Louise Leetch's Reviews > Android Karenina

Android Karenina by Ben H. Winters
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's review
May 11, 2010

really liked it

My taste in books runs to the ilk of Cold Mountain. I haven’t read one single vampire book. I never read the Harry Potter Books and I never could get into fantasy books—including the Hobbit and Lord of the Rings! I guess I’m just a snob! When I began reading Ben H. Winters’ mash-up of Android Karenina, my hopes were not high for a quick, light or funny read. Oddly enough, it was all three. Mash-ups are the latest thing in the literary world, mixing classics with new world monsters and demons. It’s not really all that new; the music world has been doing it for ages. Mad Magazine used to rewrite the comics as written by, If Al Capp wrote Brenda Starr.

Tolstoy’s Anna Karenina is the original high maintenance drama queen. She falls in love with a dashing soldier, deserts her husband and child for him and complains when he doesn’t dote on her every minute of the day. We all know that Russian novels tend to have a gazillion characters, so what does Winters do? He adds more!

The author introduces us to the Robots made of Groznium. There are Class I robots acting as toys, candles and self-extinguishing ashtrays. Class II robots perform the functions of domestics, train drivers and miners. Upon reaching their majority, the upper classes receive a Class III, a beloved-companion robot. That robot is part alter ego, part Jiminy Cricket, part personal valet/maid. They provide a memory bank and communication, as well as protect, groom, mimic, nudge and commiserate with their human counterparts. Eventually, we meet the humanoid Class IV robot, the ubiquitous “toy soldiers”.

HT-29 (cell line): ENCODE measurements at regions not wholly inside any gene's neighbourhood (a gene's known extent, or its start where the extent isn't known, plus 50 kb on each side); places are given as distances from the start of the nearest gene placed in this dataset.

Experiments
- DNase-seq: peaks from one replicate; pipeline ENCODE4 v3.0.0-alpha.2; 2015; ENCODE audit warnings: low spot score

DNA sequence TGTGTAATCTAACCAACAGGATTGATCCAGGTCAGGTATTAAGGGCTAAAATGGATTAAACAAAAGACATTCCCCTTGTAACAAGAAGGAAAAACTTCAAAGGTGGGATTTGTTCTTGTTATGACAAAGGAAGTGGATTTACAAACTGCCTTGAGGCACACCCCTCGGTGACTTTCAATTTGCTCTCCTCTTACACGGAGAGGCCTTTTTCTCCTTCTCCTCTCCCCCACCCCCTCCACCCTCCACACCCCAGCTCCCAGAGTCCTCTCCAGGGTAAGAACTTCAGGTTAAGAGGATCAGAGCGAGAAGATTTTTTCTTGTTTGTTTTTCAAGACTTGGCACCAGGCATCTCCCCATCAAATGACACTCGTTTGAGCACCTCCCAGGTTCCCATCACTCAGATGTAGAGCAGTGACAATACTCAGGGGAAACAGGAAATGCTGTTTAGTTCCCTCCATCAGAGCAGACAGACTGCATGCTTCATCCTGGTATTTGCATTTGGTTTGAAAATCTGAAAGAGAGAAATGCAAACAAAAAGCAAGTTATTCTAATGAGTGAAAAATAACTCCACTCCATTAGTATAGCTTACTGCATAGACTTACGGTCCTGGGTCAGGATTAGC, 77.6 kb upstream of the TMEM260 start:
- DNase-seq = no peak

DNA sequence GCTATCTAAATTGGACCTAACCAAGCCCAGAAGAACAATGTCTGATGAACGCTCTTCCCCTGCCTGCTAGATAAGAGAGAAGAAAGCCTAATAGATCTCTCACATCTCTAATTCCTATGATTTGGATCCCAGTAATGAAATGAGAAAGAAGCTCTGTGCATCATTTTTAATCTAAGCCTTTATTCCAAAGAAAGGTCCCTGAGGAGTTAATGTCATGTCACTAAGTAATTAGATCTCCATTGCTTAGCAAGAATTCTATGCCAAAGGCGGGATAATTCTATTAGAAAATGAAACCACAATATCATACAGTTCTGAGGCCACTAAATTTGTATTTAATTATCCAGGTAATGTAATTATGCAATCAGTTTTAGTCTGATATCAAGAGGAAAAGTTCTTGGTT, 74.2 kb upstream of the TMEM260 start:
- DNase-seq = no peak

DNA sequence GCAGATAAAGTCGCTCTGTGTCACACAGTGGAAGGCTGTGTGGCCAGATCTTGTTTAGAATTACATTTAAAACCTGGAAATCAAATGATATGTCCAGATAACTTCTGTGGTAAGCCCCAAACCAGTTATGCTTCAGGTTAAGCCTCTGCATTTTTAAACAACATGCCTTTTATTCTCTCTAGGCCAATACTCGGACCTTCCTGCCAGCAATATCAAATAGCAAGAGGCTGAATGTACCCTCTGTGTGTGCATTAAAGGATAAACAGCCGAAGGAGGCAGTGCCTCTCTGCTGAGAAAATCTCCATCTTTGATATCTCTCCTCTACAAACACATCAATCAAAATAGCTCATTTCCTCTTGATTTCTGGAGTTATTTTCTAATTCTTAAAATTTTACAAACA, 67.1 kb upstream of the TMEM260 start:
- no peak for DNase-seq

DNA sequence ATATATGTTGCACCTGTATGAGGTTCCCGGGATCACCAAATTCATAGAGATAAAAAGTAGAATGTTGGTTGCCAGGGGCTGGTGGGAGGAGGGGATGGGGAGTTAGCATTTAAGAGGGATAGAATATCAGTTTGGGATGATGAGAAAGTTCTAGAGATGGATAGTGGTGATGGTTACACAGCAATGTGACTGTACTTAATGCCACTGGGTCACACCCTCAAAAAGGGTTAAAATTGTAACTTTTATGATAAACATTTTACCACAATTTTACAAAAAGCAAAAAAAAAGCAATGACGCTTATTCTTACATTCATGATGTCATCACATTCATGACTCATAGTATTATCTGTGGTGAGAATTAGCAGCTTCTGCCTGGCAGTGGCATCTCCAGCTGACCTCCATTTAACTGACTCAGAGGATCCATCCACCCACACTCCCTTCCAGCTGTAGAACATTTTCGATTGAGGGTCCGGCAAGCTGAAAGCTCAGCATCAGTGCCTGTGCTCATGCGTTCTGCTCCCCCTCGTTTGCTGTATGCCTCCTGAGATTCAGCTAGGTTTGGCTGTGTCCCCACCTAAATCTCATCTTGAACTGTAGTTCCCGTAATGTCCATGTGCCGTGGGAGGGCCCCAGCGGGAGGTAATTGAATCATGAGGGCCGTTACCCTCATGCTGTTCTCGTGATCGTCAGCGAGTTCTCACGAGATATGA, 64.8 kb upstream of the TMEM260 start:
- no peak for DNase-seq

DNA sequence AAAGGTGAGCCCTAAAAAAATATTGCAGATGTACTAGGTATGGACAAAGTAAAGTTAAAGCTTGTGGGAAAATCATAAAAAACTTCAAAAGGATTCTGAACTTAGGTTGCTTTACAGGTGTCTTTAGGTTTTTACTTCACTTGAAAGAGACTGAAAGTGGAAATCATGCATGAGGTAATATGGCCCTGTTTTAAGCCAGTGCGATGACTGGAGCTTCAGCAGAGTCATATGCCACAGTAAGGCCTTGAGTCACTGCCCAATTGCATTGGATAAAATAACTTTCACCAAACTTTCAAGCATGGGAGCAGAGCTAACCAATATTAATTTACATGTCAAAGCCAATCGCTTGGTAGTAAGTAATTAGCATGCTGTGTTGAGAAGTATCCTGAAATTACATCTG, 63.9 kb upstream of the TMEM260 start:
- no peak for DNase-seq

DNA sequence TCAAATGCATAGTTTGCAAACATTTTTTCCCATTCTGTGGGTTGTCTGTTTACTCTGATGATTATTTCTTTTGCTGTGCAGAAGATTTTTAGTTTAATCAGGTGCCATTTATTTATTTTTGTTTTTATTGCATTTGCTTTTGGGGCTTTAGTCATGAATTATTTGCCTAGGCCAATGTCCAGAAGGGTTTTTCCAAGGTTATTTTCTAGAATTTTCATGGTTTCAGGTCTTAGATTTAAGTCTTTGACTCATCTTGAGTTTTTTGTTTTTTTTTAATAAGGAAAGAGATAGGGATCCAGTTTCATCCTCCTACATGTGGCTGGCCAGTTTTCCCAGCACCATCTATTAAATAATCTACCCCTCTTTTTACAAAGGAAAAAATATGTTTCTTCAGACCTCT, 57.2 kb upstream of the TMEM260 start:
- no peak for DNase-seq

Count Vronsky’s Class III is shaped like a wolf; Anna’s is sveltely shaped but still robotic. Anna’s husband, Alexei, has a robot that takes form as a partial face, a la Phantom of the Opera. It is quite clear from the beginning that the face will be not only urging but also dictating Karenin’s actions. Alexei is extremely important in the Higher Branches of the Ministry of Robotics. He controls all the robots and protects the populace from the UnConSkia terrorists, former state scientists who threaten Russian’s utopian way of life.

The true marvel of this mash-up is the way the author flips the events thoroughly and seamlessly from Czarist Russia to something more akin to 1984. The religious enthusiasts are now Xenotheologists who believe “They will come for us in three ways” and those ways are in the form of hellhounds to delight any fan of Star Wars sand creatures. Vronsky’s English stallion, Frou Frou, becomes an exterior, a sort of suit of armor, for the cull--a steeplechase in which the contestants must eliminate each other. Anna will still destroy herself, not under a train, but beneath the Grav, which runs on an electrical force across a magnetic field. Ben H.Winters, playwright, librettist and author of the immensely popular Sense and Sensibility and Sea Monsters connects all of Tolstoy’s dots in the cleverly bizarre world he has created and he transforms a Russian novel into a reasonably demented work of science fiction.

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Comments (showing 1-2 of 2) (2 new)

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message 1: by Powerock (new)

Powerock My taste runs along the same lines, Lou, so I am not sure I am sold on this book -- in spite of your usual well-written review. Also, since I am a few years old and mentally slower than you, it might be just too complex. Please feel free to disagree. :) ro

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